This is Tracey and her boyfriend Graham. I ask Tracey what is important to her.
“Mental health,” she says. I ask her if she means everyone’s mental health, or if this is more personal. “Well, I have PTSD, depression, anxiety, paranoia and bipolar. It’s quite a list. But when I tell people I work with, they sometimes don’t want to hear about it. They say it’s too much information. But I think you have to speak out about these things. If you don’t then no one will understand why you’re behaving the way you are.”

I think this is a powerful subject for a poem. And, after what Margaret has just told me, it feels right that things have led here, too. It would be wrong going from a subject so huge and emotive into a chat about budgies or hammocks or something. By this point, I’m scribbling down ideas like there’s no tomorrow. I have turned my briefcase into a makeshift clipboard and the wind is blowing the paper off like something from a Charlie Chaplin film.
“Bless you,” Tracey says. “Do you want to come in?”

Scrumpy and Vader close up

Tracey and Graham don’t have a living room, so we sit in their lilac-walled bedroom and I perch on the end of the bed next to their two cats, Scrumpy and Vader.

Tracey tells me she works in care making home visits to the elderly, that there’s not a lot of support for her in terms of her mental health issues. She talks about how, if she makes a mistake, she’s called into the office for ‘a meeting’. When she asks if she’s in trouble, the boss doesn’t reply, which can greatly heighten her anxiety. “I’ve really needed help at work before too, with clients, and I’ve tried to ring my boss 6 or 7 times and got no answer. People need to understand how this can affect you.”

I find Tracey’s resilience and courage inspiring. It’s been great to meet her. I make plans to deliver the poem, then say goodbye and head down the stairs. Her and Graham stand in the doorway and wave as I head down the street.

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I start to walk back to the hotel. I think about everything that’s happened today. It’s been complicated and, at times, hard to hear. It’s also been very different to anything I was expecting.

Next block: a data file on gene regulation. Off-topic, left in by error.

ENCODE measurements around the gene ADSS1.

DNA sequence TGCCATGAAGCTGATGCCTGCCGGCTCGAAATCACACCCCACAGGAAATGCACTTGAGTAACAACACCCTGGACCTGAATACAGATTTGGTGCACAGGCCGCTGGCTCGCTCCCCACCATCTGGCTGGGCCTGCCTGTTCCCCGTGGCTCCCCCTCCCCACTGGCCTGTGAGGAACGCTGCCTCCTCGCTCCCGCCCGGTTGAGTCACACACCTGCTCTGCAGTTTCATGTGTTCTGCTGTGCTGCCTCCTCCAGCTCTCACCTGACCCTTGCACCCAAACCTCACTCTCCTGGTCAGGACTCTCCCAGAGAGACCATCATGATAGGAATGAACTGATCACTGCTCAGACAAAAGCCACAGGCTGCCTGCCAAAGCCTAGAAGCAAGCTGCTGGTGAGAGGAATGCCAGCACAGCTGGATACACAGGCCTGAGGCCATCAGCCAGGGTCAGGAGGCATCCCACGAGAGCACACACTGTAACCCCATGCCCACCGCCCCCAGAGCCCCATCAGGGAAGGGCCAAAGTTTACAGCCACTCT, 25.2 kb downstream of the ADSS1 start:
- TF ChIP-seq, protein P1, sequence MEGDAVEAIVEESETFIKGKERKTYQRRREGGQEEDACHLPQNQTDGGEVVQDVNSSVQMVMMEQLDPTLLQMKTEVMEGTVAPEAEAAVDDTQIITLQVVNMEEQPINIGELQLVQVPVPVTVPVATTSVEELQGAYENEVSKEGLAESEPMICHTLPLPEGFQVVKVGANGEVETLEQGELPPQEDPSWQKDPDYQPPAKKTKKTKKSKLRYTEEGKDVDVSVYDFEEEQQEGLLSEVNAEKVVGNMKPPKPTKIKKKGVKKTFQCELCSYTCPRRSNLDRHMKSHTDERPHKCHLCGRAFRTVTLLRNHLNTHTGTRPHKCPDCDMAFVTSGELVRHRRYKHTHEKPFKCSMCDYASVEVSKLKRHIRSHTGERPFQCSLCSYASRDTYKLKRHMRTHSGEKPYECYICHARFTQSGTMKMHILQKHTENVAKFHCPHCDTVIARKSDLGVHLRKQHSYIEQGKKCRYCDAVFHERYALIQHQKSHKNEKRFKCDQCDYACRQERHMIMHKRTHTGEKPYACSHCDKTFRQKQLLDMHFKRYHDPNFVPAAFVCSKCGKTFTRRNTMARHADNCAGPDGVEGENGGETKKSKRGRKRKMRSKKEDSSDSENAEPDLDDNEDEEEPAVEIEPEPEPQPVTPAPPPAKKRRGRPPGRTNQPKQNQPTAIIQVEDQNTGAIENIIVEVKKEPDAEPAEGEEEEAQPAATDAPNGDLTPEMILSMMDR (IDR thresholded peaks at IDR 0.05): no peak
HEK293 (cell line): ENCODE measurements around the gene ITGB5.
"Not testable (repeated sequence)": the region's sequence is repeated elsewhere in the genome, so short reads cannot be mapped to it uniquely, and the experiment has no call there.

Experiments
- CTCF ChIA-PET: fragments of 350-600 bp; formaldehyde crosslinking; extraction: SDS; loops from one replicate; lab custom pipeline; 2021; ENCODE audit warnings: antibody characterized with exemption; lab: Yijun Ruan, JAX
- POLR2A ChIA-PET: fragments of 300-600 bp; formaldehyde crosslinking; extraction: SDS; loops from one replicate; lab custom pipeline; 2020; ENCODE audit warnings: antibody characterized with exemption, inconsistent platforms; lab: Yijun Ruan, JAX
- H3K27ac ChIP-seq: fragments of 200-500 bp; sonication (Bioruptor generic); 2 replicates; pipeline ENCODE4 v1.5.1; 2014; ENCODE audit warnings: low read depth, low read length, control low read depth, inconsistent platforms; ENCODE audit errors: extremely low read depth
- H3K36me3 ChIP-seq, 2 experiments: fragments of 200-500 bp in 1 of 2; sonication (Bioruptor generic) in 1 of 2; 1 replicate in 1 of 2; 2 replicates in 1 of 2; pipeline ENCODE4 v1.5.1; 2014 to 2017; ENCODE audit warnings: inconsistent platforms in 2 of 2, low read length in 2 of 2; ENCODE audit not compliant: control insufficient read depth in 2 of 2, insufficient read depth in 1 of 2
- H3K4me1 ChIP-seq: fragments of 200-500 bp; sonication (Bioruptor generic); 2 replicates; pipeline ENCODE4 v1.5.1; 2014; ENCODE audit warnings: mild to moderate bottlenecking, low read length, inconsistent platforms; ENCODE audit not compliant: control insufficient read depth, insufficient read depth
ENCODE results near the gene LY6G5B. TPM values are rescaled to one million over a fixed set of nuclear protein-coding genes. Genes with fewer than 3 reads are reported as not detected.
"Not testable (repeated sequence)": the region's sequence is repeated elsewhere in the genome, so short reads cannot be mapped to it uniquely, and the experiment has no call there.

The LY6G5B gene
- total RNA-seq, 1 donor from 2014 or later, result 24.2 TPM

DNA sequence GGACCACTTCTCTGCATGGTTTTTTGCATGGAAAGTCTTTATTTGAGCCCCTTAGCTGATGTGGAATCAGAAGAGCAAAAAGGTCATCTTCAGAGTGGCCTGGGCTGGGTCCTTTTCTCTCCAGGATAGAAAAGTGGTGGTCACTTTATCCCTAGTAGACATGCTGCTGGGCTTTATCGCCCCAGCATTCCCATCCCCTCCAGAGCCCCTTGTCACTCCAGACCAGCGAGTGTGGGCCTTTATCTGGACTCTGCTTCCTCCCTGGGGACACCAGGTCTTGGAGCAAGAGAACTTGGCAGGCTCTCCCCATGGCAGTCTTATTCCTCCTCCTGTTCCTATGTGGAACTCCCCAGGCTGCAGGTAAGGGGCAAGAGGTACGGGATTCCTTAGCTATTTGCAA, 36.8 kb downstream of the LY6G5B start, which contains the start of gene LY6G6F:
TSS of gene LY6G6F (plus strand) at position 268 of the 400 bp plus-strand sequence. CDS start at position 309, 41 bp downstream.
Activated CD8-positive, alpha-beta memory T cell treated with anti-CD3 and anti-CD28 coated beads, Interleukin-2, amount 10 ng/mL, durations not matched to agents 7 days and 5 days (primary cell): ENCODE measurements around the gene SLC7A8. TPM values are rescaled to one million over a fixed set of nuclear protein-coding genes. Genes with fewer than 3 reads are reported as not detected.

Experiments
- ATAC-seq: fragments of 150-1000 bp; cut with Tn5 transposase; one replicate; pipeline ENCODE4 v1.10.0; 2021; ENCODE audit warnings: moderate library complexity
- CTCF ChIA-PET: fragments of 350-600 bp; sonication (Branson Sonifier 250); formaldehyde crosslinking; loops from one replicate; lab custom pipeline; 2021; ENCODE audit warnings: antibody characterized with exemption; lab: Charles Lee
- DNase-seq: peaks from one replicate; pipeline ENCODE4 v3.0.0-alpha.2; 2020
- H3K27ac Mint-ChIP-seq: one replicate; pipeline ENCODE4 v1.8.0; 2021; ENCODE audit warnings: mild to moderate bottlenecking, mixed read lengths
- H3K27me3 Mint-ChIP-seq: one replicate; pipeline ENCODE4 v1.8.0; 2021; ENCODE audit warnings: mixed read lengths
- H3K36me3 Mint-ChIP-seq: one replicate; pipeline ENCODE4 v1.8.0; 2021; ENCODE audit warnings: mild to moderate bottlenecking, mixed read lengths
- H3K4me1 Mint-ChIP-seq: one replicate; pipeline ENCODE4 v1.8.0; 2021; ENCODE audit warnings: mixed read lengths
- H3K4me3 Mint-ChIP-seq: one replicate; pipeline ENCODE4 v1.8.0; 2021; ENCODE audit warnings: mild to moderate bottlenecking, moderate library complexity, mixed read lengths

It’s interesting that Brexit never came up. Instead, I feel like I’ve gotten an insight into some of the other issues that are bubbling under the surface of this town. The last 2 suggestions I had today were 2 of the most personal and serious I’ve had in 3 years. Was it just a coincidence that they came right next to each other? Or does it point to something bigger? I don’t think it would be fair to draw any conclusions, but I can’t help but think about it.

The other thing I can’t help but think about is the fact that Tracey and Graham, I’m guessing, are also white British. I haven’t achieved my mission of finding someone from Eastern Europe. This has also been quite complicated. Based on my assumptions, I’ve spoken to 8 people who were Eastern European and all of them said no; 3 of them couldn’t speak any English.

Was Wislawa right? Was the language barrier my biggest hindrance? It’s difficult to say. What is worth noting is that I’ve spoken to 18 people from a British background, 15 of which have also said no for one reason or another. There are lots of reasons why people don’t want to get involved in this and I don’t think it would be fair to suggest that Eastern Europeans are different to any other community I’ve visited in that respect.

However, talking to Wislawa has made me more aware of the difficulties facing migrants in Boston, of the reasons perhaps stopping them from integrating. She’s asked me to text her and let her know how I got on today. I stop in the street and send a message.
“Well done,” she replies. “Your medal will be ready in 2 weeks.”

But I don’t know if I’ve earned this medal. Is this allowed? Can I really look at myself, like she said, and truly say I’ve done what I set out to? At this moment, another message comes through.
“One of the poems could be for me,” she says. “I could be your challenge.” It’s a deal.


*I’m a Door-to-Door Poet
and my hair could be much neater,
but this could be worse,
I could be here to check the meter.

I won’t be going through your cupboards
trying to take a reading,
I just want to ask a question
that I hope you’ll find intriguing.

In school they taught me poetry’s bust,
wrote by toffs who’ve turned to dust
on country manors, deathly shrouds,
serious lords and fluffy clouds.

I found it quite hard to relate,
I grew up on a rough estate-
walls thin as paper used to trace,
the clouds an endless tone of grey.

I’m here to make poetry exciting,
like bungee jumping, but less frightening,
and I’m standing here to find
the subjects that flow through your mind.

Tell me about your life.
OK, maybe not the whole of it.
I’ll stick it in a poem
or at least have a decent go at it.

Maybe you heard a great story
you’d love to hear in rhyme;
maybe your blood is boiling
from a recent council fine;

maybe you dropped your smart phone
and it fell down the toilet.
I don’t know, I can’t decide for you
‘cos that would spoil it.

So cheers for listening to these verses,
I hope I got across my purpose,
don’t slam the door, don’t be nervous,
the Door-to-Door Poet is at your service.


Rowan McCabe

2 thoughts on “Boston: ‘The Most Divided Place in England’